One of the oldest cities in South Asia, MADURAI, on the banks of the River Vaigai, has been an important centre of worship and commerce for as long as there has been civilization in south India – indeed, it has long been described as “the Athens of the East”. Not surprisingly then, when the Greek ambassador Megasthenes came here in 302 BC, he wrote of its splendour, and described its queen, Pandai, as “a daughter of Herakles”. Meanwhile, the Roman geographer Strabo complained at how the city’s silk, pearls and spices were draining the imperial coffers of Rome. It was this lucrative trade that enabled the Pandyan dynasty to erect the mighty Meenakshi-Sundareshwarar temple. Although today surrounded by a sea of modern concrete cubes, the massive gopuras of this vast complex, writhing with multicoloured mythological figures and crowned by golden finials, remain the greatest man-made spectacle of the south. Any day of the week no fewer than 15,000 people pass through its gates, increasing to over 25,000 on Fridays (sacred to the goddess Meenakshi), while the temple’s ritual life spills out into the streets in an almost ceaseless round of festivals and processions.

Aligned with the cardinal points, the street plan forms a giant mandala, or magical diagram, whose sacred properties are believed to be activated during mass circumambulations of the central temple, always conducted in a clockwise direction.

North of the river, Madurai becomes markedly more mundane and irregular. You’re only likely to cross the Vaigai to reach the city’s more expensive hotels or the Gandhi Museum.

Brief history

Although invariably interwoven with myth, the traceable history and fame of Madurai stretches back well over 2000 years. Numerous natural caves in local hills, and boulders often modified by the addition of simple rock-cut beds, were used both in prehistoric times and by ascetics such as the Ajivikas and Jains, who practised withdrawal and penance.

Madurai appears to have been capital of the Pandyan empire without interruption for at least a thousand years. It became a major commercial city, trading with Greece, Rome and China, and yavanas (a generic term for foreigners) were frequent visitors to Pandyan seaports. The Tamil epics describe them walking around town with their eyes and mouths wide open with amazement. Under the Pandya dynasty, Madurai also became an established seat of Tamil culture, credited with being the site of three sangams, “literary academies”, said to have lasted 10,000 years and supported some eight thousand poets.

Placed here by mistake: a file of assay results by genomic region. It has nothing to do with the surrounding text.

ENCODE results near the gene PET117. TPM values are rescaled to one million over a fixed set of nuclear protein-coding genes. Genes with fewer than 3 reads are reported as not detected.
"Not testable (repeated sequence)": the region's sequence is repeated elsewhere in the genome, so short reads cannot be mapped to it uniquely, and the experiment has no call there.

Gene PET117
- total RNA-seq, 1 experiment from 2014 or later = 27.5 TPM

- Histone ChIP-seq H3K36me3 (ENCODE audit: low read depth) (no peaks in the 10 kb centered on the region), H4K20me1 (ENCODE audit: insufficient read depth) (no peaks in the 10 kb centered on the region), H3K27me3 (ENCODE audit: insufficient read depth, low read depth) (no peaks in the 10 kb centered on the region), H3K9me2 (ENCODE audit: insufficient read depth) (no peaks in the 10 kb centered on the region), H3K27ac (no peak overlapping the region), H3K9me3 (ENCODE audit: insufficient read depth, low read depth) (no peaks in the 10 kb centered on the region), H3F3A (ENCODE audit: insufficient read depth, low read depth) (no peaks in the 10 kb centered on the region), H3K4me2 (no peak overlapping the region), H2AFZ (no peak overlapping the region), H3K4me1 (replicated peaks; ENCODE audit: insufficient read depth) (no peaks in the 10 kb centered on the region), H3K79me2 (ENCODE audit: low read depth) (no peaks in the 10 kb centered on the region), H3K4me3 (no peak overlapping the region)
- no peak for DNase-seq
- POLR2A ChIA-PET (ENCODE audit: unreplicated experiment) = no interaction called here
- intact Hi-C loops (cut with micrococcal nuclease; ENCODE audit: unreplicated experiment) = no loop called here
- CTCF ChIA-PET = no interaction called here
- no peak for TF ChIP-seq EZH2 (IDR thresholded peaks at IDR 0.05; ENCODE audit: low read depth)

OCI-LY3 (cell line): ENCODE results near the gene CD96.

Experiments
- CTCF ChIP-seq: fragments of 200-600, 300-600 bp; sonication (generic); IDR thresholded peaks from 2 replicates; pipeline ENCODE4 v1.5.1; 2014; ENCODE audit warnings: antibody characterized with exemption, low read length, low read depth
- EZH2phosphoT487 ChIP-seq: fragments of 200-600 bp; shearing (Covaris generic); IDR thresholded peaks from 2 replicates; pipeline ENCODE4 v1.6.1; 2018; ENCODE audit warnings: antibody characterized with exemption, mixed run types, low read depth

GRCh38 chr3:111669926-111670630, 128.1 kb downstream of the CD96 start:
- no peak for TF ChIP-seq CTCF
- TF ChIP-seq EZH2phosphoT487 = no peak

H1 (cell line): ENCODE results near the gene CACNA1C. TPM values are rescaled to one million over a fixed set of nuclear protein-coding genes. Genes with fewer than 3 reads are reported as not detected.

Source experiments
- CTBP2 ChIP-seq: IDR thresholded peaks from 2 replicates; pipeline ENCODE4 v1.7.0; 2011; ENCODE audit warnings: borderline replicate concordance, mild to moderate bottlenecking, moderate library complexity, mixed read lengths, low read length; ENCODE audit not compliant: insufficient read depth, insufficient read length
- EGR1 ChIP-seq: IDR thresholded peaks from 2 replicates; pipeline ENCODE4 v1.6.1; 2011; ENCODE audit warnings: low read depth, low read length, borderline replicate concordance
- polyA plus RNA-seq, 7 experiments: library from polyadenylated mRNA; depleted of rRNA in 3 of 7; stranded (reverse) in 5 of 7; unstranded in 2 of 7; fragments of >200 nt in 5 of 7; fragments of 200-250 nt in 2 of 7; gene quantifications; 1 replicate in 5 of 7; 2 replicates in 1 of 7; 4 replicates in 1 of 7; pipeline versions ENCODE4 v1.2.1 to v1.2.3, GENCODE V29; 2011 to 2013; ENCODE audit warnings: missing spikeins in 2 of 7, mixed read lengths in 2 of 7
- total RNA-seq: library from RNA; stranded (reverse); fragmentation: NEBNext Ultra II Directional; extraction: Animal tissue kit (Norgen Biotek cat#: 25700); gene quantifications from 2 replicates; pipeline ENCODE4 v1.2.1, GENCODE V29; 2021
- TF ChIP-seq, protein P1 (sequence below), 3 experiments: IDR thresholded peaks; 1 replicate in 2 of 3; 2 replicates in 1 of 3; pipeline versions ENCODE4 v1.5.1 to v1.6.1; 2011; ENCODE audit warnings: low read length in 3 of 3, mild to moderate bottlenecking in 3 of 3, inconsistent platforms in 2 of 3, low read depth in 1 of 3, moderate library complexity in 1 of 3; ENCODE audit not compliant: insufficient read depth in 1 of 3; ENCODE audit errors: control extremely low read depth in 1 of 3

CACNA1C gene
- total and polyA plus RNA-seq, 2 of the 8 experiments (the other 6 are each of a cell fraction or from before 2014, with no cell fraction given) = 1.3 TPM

The Pandyas’ capital fell in the tenth century, when the Chola king Parantaka took the city. In the thirteenth century, the Pandyas briefly regained power until the early 1300s, when the notorious Malik Kafur, the Delhi Sultanate’s “favourite slave”, made an unprovoked attack during a plunder-and-desecration tour of the south, and destroyed much of the city. Forewarned of the raid, the Pandya king, Sundara, fled with his immediate family and treasure, leaving his uncle and rival, Vikrama Pandya, to repel Kafur. Nevertheless, the latter returned to Delhi with booty said to consist of “six hundred and twelve elephants, ninety-six thousand mans of gold, several boxes of jewels and pearls and twenty thousand horses”.

Shortly after this raid Madurai became an independent Sultanate; in 1364, it joined the Hindu Vijayanagar empire, ruled from Hampi and administered by governors, the Nayaks. In 1565, the Nayaks asserted their own independence. Under their supervision and patronage, Madurai enjoyed a renaissance, being rebuilt on the pattern of a lotus centring on the Meenakshi Temple. Part of the palace of the most illustrious of the Nayaks, Thirumalai (1623–55), survives today. The city remained under Nayak control until the mid-eighteenth century when the British gradually took over. A hundred years later the British de-fortified Madurai, filling its moat to create the four Veli streets that today mark the boundary of the old city.

Read More
  • Meenakshi the goddess whose eyes are shaped like a fish